A massive survey conducted by researchers at the University of Toronto reveals Americans living in states with high rates of income inequality are significantly more likely to have a disability that limits the completion of daily tasks such as dressing, bathing and mobility at home.
"We've always known personal income and education can affect one's health outcomes," says Esme Fuller-Thomson, study co-author and assistant professor of social work at the Factor-Inwentash Faculty of Social Work at U of T. "What we didn't know until now was the substantial strength of the relationship between state-level income inequality and disability. This research shows that individuals have a higher likelihood of physical disability when they live in states where wealth is distributed very unevenly."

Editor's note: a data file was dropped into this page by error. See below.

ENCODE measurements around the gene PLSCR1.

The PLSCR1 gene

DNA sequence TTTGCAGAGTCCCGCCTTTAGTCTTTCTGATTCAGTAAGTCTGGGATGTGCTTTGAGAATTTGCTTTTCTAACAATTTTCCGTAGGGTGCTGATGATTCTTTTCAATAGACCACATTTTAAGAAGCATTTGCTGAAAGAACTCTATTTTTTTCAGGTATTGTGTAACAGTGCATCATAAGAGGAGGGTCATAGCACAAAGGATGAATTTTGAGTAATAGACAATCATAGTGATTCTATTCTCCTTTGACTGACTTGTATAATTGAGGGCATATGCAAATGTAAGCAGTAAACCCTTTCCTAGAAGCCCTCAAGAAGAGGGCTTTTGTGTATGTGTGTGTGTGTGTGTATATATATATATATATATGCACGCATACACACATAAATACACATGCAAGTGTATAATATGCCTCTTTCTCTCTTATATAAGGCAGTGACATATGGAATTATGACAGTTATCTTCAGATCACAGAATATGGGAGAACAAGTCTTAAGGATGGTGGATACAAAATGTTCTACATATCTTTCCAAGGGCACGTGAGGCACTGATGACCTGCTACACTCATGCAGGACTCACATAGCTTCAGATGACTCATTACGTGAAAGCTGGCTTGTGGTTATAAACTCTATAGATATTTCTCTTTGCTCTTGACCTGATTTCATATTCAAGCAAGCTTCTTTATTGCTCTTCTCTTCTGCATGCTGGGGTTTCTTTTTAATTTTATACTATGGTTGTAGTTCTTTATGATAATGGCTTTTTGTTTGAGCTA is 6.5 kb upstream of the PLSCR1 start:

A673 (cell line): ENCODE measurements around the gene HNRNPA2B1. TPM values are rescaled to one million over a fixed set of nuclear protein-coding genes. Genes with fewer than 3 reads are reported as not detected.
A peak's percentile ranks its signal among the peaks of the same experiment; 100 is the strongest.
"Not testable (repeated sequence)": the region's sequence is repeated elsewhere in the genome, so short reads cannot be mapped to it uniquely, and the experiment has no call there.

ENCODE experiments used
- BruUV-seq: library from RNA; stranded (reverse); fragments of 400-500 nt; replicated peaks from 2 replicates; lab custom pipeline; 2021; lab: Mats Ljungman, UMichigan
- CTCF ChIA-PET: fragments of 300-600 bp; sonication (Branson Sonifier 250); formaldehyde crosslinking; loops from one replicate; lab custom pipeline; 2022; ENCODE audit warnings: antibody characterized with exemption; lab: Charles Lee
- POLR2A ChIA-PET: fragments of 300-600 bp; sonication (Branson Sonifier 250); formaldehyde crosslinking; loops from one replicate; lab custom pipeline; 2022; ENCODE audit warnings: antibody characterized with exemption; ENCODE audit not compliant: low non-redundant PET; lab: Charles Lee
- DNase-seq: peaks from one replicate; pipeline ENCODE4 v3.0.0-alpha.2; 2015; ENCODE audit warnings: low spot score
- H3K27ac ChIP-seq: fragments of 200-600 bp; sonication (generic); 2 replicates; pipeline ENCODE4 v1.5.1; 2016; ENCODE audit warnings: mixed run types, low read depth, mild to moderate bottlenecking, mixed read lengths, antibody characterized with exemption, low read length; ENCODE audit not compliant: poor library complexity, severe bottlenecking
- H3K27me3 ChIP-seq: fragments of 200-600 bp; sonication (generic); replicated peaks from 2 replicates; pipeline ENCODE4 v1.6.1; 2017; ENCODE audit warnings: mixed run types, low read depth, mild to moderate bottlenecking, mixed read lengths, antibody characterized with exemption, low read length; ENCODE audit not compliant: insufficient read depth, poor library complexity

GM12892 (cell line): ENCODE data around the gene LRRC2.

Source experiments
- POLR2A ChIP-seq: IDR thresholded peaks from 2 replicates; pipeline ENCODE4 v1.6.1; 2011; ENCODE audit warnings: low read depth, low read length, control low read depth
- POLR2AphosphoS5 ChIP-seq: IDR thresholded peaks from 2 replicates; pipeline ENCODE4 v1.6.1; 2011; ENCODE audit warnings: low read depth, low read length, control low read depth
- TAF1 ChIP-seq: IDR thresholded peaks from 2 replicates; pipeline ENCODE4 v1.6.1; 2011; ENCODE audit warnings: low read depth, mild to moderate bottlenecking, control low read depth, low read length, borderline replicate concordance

Fuller-Thomson and Tahany Gadalla, study co-author and assistant professor of social work at the Factor-Inwentash Faculty of Social Work at U of T, looked at information collected from 645,000 Americans through the 2003 American Community Survey.
Other key findings
This study is published this month in the British journal Public Health.
Materials provided by University of Toronto. Note: Content may be edited for style and length.
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